On a clear night during the right celestial season, any person with a simple backyard telescope can look toward Jupiter and see the planet’s four largest moons. In silence, they whirl about the colossal Jupiter night after night, indifferent to humans and our desire to understand ourselves and the cosmos upon which we gaze.
Because they are clearly seen to orbit another world, those moons helped to reveal that Earth was not the center of our universe when they were discovered 400 years ago. But they remain remarkable in other ways today. Ganymede is the largest moon in the solar system, exceeding planet Mercury in size. Io is the most volcanically active body in the solar system, while Callisto has one of the solar system's oldest and most cratered surfaces.
But one of those four moons — Europa — has for decades stood out as a lightning rod for scientific curiosity. Beneath a layer of ice several times thicker than any on Earth, scientists think there lurks a hidden ocean of water. And it may be the best place to look for extraterrestrial life in the solar system.
Europa stands out as a lightning rod for scientific curiosity. It may be the best place to look for extraterrestrial life in the solar system.
To determine if a world about 484 million miles (779 million kilometers) away has conditions favorable for life, scientists are sending a new spacecraft called Europa Clipper to conduct the first detailed study of an ocean world beyond Earth.
The mission’s main science goal is to investigate Europa’s habitability. In other words, the mission will determine if Europa has the capability to support life (a field of science called astrobiology), though the spacecraft isn’t designed to detect life.
To support life as we know it, a world must have three essential ingredients: liquid water, the right chemistry and a source of energy for life. Here’s how Europa stacks up on those ingredients:
- Water: Europa's global ocean may have twice as much liquid water as Earth’s ocean. The salty ocean is thought to lie below Europa’s icy outer shell, which is estimated to be 10 to 15 miles (15 to 25 kilometers) thick. Some liquid water is also likely to exist within Europa's ice shell.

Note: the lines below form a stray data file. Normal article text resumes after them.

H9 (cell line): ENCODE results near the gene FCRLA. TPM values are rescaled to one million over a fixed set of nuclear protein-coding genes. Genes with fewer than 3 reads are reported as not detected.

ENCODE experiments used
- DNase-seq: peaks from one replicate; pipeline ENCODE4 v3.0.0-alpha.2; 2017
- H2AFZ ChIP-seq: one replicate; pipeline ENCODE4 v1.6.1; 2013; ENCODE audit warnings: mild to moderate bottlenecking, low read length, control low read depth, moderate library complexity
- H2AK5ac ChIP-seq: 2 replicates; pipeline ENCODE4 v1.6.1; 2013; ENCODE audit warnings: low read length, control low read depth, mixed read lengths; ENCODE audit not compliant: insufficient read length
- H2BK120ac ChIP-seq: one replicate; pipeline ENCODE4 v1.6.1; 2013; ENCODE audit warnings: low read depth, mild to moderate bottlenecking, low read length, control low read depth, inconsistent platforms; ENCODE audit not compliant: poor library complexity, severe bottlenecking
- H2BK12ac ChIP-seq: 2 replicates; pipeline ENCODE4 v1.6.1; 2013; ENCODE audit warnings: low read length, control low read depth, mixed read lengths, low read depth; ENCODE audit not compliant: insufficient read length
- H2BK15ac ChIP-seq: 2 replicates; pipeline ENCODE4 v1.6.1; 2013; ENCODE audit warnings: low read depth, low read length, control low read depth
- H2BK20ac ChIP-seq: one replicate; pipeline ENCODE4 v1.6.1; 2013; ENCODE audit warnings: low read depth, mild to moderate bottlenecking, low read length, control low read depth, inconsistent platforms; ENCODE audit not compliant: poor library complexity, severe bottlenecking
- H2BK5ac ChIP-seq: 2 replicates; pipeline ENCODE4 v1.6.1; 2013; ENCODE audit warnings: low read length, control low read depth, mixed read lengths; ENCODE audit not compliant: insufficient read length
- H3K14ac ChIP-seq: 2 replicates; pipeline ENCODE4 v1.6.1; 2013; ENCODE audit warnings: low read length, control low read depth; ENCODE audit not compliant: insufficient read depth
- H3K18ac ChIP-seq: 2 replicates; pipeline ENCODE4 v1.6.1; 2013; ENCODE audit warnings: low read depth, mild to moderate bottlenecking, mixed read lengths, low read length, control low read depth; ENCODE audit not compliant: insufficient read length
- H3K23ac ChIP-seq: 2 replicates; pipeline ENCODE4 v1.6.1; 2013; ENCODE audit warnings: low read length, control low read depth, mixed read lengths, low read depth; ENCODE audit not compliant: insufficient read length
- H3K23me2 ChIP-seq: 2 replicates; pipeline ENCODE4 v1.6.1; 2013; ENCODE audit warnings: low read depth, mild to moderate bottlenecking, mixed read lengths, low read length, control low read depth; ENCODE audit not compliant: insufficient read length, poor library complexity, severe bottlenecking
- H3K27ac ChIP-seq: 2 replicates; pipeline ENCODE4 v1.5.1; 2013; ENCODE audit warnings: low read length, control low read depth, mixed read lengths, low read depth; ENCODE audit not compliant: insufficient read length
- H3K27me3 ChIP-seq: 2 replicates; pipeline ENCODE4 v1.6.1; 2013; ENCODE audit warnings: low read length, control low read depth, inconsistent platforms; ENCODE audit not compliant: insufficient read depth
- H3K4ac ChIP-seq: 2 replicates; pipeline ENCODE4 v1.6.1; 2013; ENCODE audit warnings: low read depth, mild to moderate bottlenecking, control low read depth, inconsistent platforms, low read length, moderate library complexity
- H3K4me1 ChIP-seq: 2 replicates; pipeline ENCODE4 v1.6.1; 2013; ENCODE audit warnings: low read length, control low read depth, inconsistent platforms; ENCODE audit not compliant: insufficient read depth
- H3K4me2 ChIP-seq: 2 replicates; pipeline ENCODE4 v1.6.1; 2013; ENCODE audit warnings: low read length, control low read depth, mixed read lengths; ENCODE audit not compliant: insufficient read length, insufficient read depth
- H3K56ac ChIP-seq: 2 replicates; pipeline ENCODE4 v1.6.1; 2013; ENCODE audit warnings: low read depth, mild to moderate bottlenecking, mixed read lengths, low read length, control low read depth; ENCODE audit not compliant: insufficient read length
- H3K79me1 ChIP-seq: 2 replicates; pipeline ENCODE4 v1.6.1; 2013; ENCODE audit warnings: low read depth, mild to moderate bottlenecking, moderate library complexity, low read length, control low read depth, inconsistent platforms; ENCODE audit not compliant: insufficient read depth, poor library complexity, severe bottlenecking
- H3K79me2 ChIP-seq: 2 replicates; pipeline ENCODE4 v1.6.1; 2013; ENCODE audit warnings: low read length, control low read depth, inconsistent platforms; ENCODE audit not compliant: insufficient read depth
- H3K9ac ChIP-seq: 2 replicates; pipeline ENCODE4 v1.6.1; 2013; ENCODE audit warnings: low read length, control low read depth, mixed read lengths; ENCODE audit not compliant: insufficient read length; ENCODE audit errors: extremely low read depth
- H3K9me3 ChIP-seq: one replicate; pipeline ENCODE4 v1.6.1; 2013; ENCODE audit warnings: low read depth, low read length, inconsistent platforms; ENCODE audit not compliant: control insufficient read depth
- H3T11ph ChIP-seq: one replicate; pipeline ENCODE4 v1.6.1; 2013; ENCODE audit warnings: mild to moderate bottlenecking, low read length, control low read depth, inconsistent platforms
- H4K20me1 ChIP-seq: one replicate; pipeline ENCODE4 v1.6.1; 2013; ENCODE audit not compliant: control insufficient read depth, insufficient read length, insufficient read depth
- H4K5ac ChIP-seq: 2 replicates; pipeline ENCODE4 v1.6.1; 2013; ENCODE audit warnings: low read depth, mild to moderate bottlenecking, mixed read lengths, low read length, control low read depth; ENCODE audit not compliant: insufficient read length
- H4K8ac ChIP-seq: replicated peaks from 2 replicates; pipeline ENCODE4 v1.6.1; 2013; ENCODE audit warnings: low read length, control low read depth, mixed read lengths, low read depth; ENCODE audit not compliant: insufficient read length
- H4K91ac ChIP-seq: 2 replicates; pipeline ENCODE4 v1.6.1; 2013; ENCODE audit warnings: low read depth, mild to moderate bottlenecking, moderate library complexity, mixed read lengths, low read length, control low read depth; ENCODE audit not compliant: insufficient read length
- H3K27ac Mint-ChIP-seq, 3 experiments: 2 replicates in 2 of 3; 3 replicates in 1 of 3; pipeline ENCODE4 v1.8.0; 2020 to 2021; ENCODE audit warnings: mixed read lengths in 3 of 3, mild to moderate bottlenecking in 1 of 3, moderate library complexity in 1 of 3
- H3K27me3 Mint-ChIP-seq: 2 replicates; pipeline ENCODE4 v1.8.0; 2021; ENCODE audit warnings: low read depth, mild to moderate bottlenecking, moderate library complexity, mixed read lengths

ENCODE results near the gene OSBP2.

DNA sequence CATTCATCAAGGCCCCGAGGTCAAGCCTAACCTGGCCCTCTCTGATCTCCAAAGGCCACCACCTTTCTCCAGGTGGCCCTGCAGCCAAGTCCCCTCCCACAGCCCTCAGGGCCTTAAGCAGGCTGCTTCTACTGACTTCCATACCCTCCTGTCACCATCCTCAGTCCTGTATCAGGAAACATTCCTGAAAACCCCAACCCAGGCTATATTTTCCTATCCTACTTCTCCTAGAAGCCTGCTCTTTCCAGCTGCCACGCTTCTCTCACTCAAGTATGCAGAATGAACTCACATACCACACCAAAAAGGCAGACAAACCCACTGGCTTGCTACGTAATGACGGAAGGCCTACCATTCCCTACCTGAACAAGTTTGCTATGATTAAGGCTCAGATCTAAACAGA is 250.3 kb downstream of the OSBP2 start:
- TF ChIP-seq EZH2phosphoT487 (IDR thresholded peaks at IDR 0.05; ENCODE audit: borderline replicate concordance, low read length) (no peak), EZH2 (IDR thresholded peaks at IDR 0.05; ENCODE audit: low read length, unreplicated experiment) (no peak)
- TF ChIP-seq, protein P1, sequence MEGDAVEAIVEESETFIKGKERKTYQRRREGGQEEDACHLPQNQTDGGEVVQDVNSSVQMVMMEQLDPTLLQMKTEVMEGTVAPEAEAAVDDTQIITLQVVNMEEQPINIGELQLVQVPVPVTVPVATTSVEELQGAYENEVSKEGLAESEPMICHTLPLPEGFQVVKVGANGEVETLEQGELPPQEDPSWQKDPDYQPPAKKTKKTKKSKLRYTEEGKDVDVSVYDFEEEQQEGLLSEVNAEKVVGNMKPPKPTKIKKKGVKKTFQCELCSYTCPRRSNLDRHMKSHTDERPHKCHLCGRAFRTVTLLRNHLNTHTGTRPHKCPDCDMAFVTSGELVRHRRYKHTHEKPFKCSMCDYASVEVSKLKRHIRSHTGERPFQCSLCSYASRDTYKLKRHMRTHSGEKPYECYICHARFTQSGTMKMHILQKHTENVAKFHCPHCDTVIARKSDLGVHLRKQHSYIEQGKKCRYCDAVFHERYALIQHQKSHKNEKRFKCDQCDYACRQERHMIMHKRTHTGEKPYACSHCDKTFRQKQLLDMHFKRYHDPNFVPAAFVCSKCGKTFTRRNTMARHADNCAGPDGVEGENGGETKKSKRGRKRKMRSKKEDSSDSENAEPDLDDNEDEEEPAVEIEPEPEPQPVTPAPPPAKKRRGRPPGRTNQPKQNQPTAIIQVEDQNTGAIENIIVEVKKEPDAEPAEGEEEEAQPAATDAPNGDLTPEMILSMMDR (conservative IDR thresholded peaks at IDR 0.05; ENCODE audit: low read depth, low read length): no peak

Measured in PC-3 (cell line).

- Chemistry: Several essential chemicals are critical for the molecules of life to form, including carbon, hydrogen, nitrogen, oxygen, phosphorus and sulfur. Comets and asteroids may have carried some of these chemicals to Europa when they crashed into the icy moon throughout its history. Other chemicals may have been deposited or created during the moon’s formation.
- Energy: All life needs an energy source. Sunlight powers the chemical reactions that sustain most of the life on Earth, but Europa’s energy for life may be provided by chemical reactions on its surface and sea floor.
Scientists have three main objectives, or specific steps to take, to investigate how the ingredients for life might interact to produce habitable environments on Europa:
- Ice shell and ocean: Scientists aim to determine the thickness of Europa’s icy shell — the moon’s outer layer that includes its surface. They will discover whether there’s water within and beneath the shell. Researchers will estimate the size, saltiness and other qualities of Europa's ocean. They also will determine how the ocean interacts with the surface: Does anything in the ocean rise up through the shell to the top? Does any material from the surface work its way down into the ocean?
- Composition: Scientists will investigate the composition and chemistry of Europa's ocean to determine if it has the ingredients to permit and sustain life.
- Geology: Scientists will determine how Europa’s surface features formed and locate any signs of recent activity such as sliding tectonic plates or plumes that are venting water into space. They will identify key locations on the surface that need more scientific study.
In addition to investigating Europa’s potential habitability, Europa Clipper has the ability to scout for sites where future spacecraft could safely land on the surface. If all goes well, the people of Earth may someday be able to look toward Jupiter with our same backyard telescopes, and have a new understanding of where life might have found a foothold in our universe.